Cleveland Browns Do Typical Losery Browns Like Thing in Firing Coach

Mike Freeman@@mikefreemanNFLNFL National Lead WriterDecember 30, 2013

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This is what losers do. This is it right here. The formula. 

Fire a head coach after one season. This is what the Cleveland Browns have done, and in their recent history of losery, losing, losing-est, lose-tastic things this franchise has done, this is one of the most ridiculous. The canning of Rob Chudzinski makes the organization—that is often a laughingstock—into the biggest joke in all of sports. 

"Here we are again," said one NFC general manager, "laughing at the Browns."

One scout said the Browns are viewed around the league as a "toxic organization that if you touch, you turn to stone."

"A coach that has options would be insane to go there," said the scout.

The Browns are so dysfunctional that in an owner's box somewhere in the sky, even Al Davis is guffawing.

Winners don't do this. Winners aren't rash or illogical; they are analytical and smart. They don't treat an NFL team like it's in a Yahoo fantasy league. Winners know there is no way, none at all, that you can tell how good a head coach is after one season in the NFL. It is absolutely impossible. Can't be done.

Maybe there is some mysterious reason that we don't know about why Chudzinski was let go. But there are few secrets in the 21st-century NFL. Team officials say they have heard nothing strange. This appears to be simply an irrational move.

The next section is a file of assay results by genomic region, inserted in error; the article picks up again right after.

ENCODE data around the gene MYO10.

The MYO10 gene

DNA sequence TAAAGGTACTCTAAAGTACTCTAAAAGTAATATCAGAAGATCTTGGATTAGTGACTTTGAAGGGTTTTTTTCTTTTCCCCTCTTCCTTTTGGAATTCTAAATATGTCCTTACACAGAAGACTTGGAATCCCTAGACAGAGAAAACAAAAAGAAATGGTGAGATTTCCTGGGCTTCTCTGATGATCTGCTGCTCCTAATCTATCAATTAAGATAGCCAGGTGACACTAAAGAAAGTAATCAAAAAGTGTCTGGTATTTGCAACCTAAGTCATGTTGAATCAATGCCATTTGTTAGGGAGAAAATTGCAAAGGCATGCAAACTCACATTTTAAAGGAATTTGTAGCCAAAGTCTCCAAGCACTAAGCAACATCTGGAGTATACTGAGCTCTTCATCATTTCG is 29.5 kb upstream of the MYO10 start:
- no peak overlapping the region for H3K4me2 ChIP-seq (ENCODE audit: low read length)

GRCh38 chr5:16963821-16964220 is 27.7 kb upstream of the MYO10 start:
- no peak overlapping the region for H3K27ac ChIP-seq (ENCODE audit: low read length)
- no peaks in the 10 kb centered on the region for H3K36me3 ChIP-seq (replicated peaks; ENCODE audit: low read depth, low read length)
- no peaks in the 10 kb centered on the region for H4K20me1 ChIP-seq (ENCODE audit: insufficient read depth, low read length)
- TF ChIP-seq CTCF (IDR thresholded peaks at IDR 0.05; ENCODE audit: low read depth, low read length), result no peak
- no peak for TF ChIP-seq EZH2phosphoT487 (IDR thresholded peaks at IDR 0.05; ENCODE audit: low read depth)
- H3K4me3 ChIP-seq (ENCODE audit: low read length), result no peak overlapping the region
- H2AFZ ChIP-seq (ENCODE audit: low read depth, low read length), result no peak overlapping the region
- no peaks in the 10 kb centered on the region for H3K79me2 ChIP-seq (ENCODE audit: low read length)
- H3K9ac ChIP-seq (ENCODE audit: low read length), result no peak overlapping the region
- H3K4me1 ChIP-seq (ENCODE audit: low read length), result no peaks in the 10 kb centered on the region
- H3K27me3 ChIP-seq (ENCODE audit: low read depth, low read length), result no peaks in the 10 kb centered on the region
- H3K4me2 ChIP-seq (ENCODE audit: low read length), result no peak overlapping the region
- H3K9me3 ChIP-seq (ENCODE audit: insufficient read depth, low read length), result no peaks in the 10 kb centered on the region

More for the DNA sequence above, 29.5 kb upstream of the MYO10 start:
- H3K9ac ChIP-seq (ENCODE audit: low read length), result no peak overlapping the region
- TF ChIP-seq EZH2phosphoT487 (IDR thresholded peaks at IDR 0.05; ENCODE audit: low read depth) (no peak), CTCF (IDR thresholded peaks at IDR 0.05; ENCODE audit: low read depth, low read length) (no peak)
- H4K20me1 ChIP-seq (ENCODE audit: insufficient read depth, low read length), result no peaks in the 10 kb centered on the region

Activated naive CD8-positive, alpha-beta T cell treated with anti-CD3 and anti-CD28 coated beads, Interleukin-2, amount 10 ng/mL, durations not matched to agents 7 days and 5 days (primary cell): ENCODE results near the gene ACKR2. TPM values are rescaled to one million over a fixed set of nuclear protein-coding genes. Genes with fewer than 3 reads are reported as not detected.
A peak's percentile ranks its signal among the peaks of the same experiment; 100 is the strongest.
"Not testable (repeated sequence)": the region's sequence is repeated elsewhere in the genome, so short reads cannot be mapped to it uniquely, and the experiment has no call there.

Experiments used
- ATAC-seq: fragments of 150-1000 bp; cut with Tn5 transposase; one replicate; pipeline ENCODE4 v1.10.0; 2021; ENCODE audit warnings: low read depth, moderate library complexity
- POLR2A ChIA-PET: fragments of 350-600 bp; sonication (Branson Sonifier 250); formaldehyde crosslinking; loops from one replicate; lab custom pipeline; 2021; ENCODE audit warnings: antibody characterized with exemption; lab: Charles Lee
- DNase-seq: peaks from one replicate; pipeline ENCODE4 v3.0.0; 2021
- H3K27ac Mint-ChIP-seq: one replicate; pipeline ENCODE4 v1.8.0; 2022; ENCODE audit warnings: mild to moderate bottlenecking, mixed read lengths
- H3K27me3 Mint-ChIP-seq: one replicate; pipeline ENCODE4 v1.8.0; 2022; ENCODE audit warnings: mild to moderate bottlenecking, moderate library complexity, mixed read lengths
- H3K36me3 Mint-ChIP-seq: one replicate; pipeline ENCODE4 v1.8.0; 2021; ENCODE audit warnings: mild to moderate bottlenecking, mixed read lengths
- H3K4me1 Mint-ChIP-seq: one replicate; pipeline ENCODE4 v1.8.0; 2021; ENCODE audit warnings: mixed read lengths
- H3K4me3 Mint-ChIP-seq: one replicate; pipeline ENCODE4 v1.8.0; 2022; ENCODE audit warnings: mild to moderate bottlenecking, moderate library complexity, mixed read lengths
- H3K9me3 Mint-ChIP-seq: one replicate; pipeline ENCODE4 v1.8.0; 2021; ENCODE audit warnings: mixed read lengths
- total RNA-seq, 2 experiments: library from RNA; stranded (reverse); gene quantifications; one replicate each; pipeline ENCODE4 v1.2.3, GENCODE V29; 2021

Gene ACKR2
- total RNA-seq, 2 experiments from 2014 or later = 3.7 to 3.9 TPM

This will be the fourth Cleveland head coach fired since 2008. That's almost unfathomable.

The Browns aren't the only ones to do this, of course. It's part of a trend in the NFL over the past decade. Like teenagers, NFL executives have a short attention span and not a lot of patience. 

According to the Elias Sports Bureau, Chudzinski is the sixth head coach in the past 10 years to lose his job after only one season. In a different time, firing a coach after one season was rare, like a Browns winning season. Now, because of the pressure to win right away, teams are more willing to do what was once considered extremely foolhardy.

Continuity is the lifeblood of a football organization. This new Browns regime was supposed to get this. They were supposed to stop the bleeding, not cut limbs.

Look at some of the league's perennial losers. The Raiders fired Hue Jackson in 2011 after one season, and the Jaguars did the same with Mike Mularkey last year. Notice the recent history of those teams.

Now, look at the league's winners. The Steelers have had three head coaches since 1969. Three. The Packers did fire Ray Rhodes after one season in 1999, but since then, the team has had just two coaches. The Giants have had three since 1992.

When Tom Coughlin once struggled, ownership kept him because the Giants are smart. They know things can turn on a dime, and they did. Coughlin would go on to win two Super Bowls.

He again struggled this season, and it appears management will show patience and give him another shot.

If Browns management had been running things, Coughlin would have been fired long ago, and the Giants would have never won those Super Bowls under him.

Seven-time Pro Bowler Joe Thomas, the Browns guard, told the Akron Beacon Journal: "You look at the great franchises. They don’t fire your coach after the first season. You can’t do it."

No, you can't.

"It sets everything back," Thomas added. "You just hit the reset button. Anytime you hit the reset button, it severely damages the organization, and it lengthens the amount of time that it takes to get back to the playoffs and turn the team into a consistent winner. … I think that this organization needs continuity, and that’s the only chance that we’re going to have to turn this team into a consistent winner."

Which the Browns will never be if they keep doing losery things like this.